A couple of weeks ago, I had the opportunity to talk about OpenStack and High Availability (HA) on the vBrownBag podcast. The slide deck below (since updated) is based on the presentation I gave, during which we discussed OpenStack HA at the various layers of a Cloud platform, from the application down to the Cloud infrastructure layers. Unfortunately, I did not have time to demonstrate how to set up a test or proof of concept OpenStack environment during the podcast; so this post will walk through the steps necessary to build such an environment on a laptop or PC, using Vagrant with VMware Workstation, VMware Fusion, or VirtualBox.
Before moving on, I need to give credit to three of my colleagues on the Rackspace Private Cloud team, Cloud Architects extraordinaire – Jacob Walcik, James Thorne, and Rags Srinivas. Both the slide deck below and the contents of this post are derived from work they’ve already performed and published. James posted on his personal blog, details on how to create a single controller node and single compute node Rackspace Private Cloud environment, using Opscode Chef with Vagrant; the Rackspace Private Cloud is a product that is based on the downstream OpenStack trunk. While Jacob and Rags will be leading a session, at the OpenStack Summit, on OpenStack HA, which I encourage everyone to attend; more details on OpenStack HA can also be found on a Rackspace blog post, written by Rags. I’ve simply modified the great work that James, Jacob, and Rags had done in order to create a mulit-node HA OpenStack environment.
What Does HA Mean In OpenStack?
Setting Up Your Lab
So what are we building on your laptop or PC to test OpenStack HA? The sample Rackspace Private Cloud reference architecture below shows the 4 node environment we will be creating, with 2 controller nodes and 2 compute nodes. The difference here is that we will be deploying Chef on a separate server and we will not initially break out the 2 compute nodes into different availability zones. To provide HA for the Cloud Controllers, we will be using a combination of HAProxy and Keepalived, both of which are discussed in the slide deck above.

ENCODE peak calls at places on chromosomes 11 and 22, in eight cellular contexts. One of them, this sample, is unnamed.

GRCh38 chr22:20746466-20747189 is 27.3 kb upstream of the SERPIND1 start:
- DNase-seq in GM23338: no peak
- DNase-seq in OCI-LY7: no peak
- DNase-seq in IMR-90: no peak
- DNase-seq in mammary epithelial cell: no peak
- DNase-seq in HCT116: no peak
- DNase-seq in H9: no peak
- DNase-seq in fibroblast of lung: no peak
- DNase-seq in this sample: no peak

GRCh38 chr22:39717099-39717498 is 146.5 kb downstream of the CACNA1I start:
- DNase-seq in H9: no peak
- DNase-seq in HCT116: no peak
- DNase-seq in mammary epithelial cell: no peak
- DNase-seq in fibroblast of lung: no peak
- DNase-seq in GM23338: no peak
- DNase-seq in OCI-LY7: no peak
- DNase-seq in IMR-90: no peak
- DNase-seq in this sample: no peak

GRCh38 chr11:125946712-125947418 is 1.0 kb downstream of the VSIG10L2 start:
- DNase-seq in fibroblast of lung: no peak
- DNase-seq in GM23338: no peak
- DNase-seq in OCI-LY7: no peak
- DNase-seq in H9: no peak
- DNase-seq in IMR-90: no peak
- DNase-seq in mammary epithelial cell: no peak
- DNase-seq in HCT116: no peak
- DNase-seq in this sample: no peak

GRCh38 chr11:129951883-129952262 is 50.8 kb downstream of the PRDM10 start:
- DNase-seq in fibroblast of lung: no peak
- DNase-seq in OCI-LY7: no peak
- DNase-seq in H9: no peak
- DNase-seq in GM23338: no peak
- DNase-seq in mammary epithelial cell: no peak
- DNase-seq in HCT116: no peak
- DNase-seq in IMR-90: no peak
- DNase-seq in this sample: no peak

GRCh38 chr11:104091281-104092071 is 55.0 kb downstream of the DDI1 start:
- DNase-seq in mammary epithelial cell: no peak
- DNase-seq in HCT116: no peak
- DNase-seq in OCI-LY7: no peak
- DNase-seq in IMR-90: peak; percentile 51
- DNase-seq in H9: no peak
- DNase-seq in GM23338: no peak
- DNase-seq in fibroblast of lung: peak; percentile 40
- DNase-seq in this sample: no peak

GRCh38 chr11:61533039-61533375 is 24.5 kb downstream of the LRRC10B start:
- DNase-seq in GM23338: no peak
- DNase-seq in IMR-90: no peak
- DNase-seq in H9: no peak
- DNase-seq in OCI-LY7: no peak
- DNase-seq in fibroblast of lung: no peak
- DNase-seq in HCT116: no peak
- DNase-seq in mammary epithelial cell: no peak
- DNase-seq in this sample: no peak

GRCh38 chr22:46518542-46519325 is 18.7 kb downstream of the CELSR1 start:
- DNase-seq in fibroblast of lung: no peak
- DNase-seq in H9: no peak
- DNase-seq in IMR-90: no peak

Since James did such a great job of detailing all the commands for setting up OpenStack with Chef using Vagrant, I won’t repeat them; instead I encourage you to look at his post and I’ll detail where the steps may differ to create a HA OpenStack environment.
Configuring Your VMs With Vagrant
- The first step is to install Vagrant and here I encourage you to install the latest version, which is currently 1.3.4.
- Then install whichever virtualization software you intend to use as your Vagrant provider, including any Vagrant plugin that is required.
- Download and add the Vagrant box appropriate for the virtualization software you have chosen. In all cases, we will be using a version of the precise64 Vagrant box to install Ubuntu 12.04 LTS on all our nodes.
- Create a directory for this lab project and create the initial Vagrantfile.
- Edit the created Vagrantfile and replace the contents with the following entries (Note that you can scroll down the text box to see the entire Vagrantfile):
You can also access the Vagrantfile here.
Configuring Chef to Install OpenStack
- Start up all your nodes using Vagrant.
- Install Chef Server on your Chef node.
- Install Chef Client on all your OpenStack nodes.
- Create a Chef Environment file for Rackspace Private Cloud.
- Edit the created Environment file and replace the contents with the following entries (Note that you can scroll down the text box to see the entire Environment file):
You can also access the Environment file here.
Note that VIPs will be created for API services, MySQL, and RabbitMQ.
- Set the Chef default Environment to the Environment you just created.
- Assign the appropriate OpenStack roles to each Chef node.
- Install OpenStack by converging all chef nodes with their assigned roles.
- If you wish, follow James’ instructions to further configure OpenStack.
- Start up a browser and connect through the Horizon VIP to begin managing OpenStack and to spin up instances.
Testing OpenStack Controller HA
- View all IP Addresses assigned to controller1 by typing “ip addr” and note the assigned VIPs.
- View all IP Addresses assigned to controller2 by typing “ip addr” and note the absence of assigned VIPs.
- Now stop controller1 by using “vagrant suspend controller1″ or “vagrant halt controller1″
- View all IP Addresses assigned to controller2 by typing “ip addr” and note that VIPs are now running on controller2.
- Start up a browser and connect through the Horizon VIP again.
You now have an environment to play with OpenStack and to conduct further testing, including evacuating instances from one compute node to another. As I have opportunity to run through a suite of tests myself, I will try to publish the test scripts and results in a future blog post.